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Springfield’s (brief) decision to bring back K-3 students is met with a lot of mixed emotions.
The COVID-19 pandemic has caused a massive shift in the duties and expectations of ESPs, exacerbating feelings of underappreciation that many ESPs already feel within their working environments.
Many are experiencing anxiety, fear, and frustration with the lack of communication they receive from their district leadership.
In September, NEA partnered with Yale University’s Center for Emotional Intelligence to host a webinar to provide social and emotional learning (SEL) techniques exclusively for Education Support Professionals. Tools and tips, such as developing self-awareness in order to recognize emotions, and nurturing a growth mindset were facilitated by Chris Cipriano, the Director of Yale’s CEI.
Over 1,500 ESPs attended the live webinar, but NEA has made it available as a recorded session. Visit the NEA Resource Library to access this and other great ESP resources!
Educators and students alike have become more involved than ever in the socio-political sphere during the past year. While several districts around the state have prohibited educators from sharing their personal opinions on political and social issues, Beaverton has set a precedent for inclusion and discourse around topics that affect both students and educators. Pride flags and Black Lives Matter signage have been specifically allowed in the district’s summary, released September 30, both in physical and virtual classrooms. As the November Elections draw close, the district has also allowed educators and students to wear clothing or accessories that endorse particular candidates, but political signage is not permitted in classrooms, virtual or otherwise. Any signs, clothing, or accessories that promote exclusion (such as “Build the Wall”) have been expressly prohibited, while other phrases like “All Lives Matter” are discouraged and the district has asked staff not to display things that contradict the inclusive message behind the Black Lives Matter movement.
A joint letter signed by OEA, Oregon State Board of Education, the Oregon Department of Education (ODE), the Coalition of Oregon School Administrators (COSA), the Oregon School Boards Association (OSBA), the Oregon School Employees Association (OSEA), the Oregon School Activities Association (OSAA), the Oregon Association of Education Service Districts (OAESD), and the Oregon Association of Student Councils (OASC) announcing our shared commitment to racial justice was released on Oct. 15, 2020. OEA’s stance on Black Lives Matter can be characterized by this excerpt from the Oct. 15 letter: “We fully support Black Lives Matter as a civil rights movement that aims to combat racism and support Black individuals. We stand beside Black Lives Matter, as a statement of social justice and an affirmation of the value and worth of Black people. We can acknowledge that many people have misunderstood or been misinformed about the origin and expression that Black Lives Matter. The need to affirm the Black Lives Matter is rooted in the history and current experiences that have intentionally marginalized Black lives and bodies.”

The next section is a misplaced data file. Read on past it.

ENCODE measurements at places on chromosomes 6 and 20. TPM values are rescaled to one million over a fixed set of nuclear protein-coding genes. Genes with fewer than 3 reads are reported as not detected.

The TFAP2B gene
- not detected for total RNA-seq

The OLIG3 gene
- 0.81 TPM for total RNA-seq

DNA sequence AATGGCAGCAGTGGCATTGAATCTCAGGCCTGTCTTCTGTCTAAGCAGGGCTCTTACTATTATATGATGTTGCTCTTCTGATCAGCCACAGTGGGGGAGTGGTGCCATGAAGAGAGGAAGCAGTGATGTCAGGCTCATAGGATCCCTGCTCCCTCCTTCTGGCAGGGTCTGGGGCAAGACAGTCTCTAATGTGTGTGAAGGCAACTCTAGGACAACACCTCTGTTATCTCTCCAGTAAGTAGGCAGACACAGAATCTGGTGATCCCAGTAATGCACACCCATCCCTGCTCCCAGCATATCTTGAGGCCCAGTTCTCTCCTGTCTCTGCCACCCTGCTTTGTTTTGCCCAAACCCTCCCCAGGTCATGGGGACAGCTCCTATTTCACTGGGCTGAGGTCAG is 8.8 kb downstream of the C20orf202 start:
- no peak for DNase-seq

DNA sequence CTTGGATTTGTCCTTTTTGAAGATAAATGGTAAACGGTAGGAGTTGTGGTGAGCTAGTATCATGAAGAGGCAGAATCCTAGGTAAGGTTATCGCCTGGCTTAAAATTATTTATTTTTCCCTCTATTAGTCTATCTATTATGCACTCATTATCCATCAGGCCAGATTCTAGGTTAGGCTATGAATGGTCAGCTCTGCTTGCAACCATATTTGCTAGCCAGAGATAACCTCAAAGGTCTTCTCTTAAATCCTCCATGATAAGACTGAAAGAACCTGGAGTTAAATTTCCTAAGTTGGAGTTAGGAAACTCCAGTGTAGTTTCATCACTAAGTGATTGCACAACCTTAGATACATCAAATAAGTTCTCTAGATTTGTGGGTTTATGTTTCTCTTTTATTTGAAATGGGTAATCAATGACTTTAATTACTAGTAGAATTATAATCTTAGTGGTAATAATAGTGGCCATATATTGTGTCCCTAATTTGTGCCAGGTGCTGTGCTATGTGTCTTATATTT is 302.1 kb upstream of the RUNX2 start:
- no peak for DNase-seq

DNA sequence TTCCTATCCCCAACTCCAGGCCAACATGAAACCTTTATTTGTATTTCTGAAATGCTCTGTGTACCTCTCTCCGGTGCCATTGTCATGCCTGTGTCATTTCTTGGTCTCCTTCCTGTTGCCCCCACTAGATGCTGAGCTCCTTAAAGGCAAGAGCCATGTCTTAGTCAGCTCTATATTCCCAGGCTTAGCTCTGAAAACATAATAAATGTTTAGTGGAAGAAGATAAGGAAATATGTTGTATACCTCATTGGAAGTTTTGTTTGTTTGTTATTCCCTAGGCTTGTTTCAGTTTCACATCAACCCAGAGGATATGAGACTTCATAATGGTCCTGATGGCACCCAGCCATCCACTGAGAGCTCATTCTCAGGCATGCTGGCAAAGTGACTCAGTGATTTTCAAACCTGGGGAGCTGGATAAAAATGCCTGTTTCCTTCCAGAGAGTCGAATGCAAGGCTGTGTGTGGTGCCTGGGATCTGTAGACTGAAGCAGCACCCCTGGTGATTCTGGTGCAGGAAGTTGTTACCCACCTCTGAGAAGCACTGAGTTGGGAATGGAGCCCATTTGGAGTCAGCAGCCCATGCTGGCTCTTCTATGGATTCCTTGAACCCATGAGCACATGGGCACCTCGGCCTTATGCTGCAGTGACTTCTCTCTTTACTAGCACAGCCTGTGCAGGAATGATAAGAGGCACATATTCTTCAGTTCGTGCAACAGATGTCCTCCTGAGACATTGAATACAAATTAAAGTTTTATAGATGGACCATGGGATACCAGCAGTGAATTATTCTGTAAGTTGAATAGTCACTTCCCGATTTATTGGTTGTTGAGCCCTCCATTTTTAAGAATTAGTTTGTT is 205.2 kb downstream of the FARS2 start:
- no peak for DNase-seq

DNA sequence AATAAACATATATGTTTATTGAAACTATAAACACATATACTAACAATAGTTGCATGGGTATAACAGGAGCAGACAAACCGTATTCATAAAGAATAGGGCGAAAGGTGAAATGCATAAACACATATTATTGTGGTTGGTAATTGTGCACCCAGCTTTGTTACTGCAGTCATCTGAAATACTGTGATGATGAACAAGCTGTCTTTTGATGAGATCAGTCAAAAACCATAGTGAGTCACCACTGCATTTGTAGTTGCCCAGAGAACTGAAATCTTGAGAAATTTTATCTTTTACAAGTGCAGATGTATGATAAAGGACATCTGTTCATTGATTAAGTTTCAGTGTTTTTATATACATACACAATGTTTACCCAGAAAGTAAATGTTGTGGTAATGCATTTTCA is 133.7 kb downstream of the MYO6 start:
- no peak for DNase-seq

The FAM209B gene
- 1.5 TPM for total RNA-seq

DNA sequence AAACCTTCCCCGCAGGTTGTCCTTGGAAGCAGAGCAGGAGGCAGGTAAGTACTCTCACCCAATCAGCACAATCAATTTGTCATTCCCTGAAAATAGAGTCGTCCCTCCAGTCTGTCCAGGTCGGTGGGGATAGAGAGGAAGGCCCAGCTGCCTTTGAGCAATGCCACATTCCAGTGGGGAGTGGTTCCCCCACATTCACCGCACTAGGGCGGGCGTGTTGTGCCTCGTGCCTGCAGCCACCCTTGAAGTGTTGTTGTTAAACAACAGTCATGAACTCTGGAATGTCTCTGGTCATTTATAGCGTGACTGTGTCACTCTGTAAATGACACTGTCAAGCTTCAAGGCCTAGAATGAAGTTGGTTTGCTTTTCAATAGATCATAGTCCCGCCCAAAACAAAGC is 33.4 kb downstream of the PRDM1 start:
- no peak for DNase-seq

The full letter can be viewed at www.oregoned.org/black-lives-matter.
The Oregon Teacher of the Year program has been recognizing the achievements and contributions of our state’s greatest teachers for 75 years. With the passing of House Bill 2964 in May 2019, Oregon Education Support Professionals (ESPs) are finally receiving some well-deserved recognition of their own.
Our schools would not function without the support of our instructional assistants, food service workers, transportation providers, clerical and custodial staff. The success of our students depends on their hard work and dedication to public education. At the 2017 OEA Representative Assembly, our members voted in favor of New Business Item 16, which asked that OEA research the necessary steps to create a statewide ESP award, akin to the Teacher of the Year Award. Our Government Relations team spent two years coordinating with state lawmakers to help craft a bill to accomplish this goal, which was passed unanimously by The Oregon House of Representatives last year.
The winner of the award will receive a $5,000 prize, along with opportunities for speaking engagements at statewide events.
On the official nominations launch day, ODE Director Colt Gill expressed a great appreciation for Oregon’s ESPs: “Day in and day out, online or in-person, Oregon students benefit enormously from the support and commitment of Education Support Professionals. From direct support for students to helping teachers prepare materials for lessons, ESP’s fill countless, critical roles that ensure our education systems reach every student.”
Nominations are open until January 3, 2021. To submit a nomination, visit www.oregonteacheroftheyear.org/nominate-esp/.